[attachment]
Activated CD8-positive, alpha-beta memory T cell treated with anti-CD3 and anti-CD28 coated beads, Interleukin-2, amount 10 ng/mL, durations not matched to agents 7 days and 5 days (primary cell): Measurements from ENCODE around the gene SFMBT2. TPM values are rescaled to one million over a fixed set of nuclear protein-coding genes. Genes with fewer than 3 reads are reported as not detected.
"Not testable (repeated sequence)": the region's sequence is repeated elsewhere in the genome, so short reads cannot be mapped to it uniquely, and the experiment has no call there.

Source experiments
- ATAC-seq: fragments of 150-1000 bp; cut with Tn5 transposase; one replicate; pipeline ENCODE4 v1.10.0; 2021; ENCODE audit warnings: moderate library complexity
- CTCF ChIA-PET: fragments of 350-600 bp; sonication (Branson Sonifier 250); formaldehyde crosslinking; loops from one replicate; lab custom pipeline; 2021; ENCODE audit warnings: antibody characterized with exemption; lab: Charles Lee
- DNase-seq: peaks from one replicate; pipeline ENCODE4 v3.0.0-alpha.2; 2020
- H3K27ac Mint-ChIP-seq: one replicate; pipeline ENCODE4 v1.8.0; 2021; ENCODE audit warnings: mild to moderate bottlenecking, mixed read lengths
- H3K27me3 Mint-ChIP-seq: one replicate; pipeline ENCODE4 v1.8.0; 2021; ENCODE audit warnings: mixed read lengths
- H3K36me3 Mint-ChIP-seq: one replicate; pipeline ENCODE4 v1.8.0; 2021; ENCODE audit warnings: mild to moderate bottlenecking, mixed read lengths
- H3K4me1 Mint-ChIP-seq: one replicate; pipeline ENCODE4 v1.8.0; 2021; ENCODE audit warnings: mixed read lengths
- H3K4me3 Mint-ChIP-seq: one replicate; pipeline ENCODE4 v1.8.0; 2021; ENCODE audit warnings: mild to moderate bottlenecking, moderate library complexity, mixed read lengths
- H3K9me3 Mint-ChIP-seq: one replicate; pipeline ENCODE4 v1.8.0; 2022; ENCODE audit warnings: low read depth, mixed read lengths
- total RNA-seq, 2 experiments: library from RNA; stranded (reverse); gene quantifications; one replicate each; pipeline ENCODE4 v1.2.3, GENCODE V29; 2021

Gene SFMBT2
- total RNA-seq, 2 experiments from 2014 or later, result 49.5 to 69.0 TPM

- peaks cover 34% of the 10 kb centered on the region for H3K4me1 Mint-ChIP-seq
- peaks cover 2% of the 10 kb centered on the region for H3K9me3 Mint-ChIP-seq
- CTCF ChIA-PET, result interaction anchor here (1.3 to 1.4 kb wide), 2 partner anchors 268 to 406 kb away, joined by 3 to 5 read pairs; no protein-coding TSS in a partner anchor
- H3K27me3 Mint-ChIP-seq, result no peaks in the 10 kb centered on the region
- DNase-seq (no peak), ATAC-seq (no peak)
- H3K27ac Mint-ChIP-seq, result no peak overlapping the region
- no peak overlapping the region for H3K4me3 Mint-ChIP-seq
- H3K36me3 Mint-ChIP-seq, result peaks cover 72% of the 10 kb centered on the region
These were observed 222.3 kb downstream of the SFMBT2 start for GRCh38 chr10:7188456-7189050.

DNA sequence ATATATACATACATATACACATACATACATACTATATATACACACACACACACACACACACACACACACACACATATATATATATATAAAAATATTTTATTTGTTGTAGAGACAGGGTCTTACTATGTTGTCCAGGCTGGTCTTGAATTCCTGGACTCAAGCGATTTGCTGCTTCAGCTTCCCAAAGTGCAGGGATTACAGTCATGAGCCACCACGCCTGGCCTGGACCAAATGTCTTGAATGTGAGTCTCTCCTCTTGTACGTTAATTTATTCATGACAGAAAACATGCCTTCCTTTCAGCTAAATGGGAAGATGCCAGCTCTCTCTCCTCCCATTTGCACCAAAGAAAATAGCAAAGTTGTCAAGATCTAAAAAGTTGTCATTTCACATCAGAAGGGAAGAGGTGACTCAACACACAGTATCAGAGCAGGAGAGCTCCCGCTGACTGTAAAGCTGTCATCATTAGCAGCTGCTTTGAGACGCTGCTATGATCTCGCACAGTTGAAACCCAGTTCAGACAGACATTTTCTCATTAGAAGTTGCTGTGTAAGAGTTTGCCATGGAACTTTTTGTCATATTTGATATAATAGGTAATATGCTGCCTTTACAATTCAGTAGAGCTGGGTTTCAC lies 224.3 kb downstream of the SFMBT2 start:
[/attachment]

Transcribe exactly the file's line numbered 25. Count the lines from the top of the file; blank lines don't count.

DNA sequence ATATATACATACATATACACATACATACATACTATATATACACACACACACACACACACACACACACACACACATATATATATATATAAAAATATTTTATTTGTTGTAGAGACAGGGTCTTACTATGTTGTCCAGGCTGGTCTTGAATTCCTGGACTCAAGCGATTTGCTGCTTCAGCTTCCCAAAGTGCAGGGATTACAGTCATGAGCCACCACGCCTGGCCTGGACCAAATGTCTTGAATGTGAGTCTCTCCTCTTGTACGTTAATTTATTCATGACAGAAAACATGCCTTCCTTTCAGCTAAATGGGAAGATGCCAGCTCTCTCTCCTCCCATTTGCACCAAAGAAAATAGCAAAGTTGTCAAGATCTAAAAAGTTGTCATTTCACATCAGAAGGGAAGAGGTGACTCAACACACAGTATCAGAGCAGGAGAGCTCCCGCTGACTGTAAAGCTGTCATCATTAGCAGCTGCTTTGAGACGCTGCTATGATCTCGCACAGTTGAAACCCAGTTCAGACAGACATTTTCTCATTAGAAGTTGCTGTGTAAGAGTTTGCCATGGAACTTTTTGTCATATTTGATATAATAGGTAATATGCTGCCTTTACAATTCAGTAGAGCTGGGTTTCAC lies 224.3 kb downstream of the SFMBT2 start: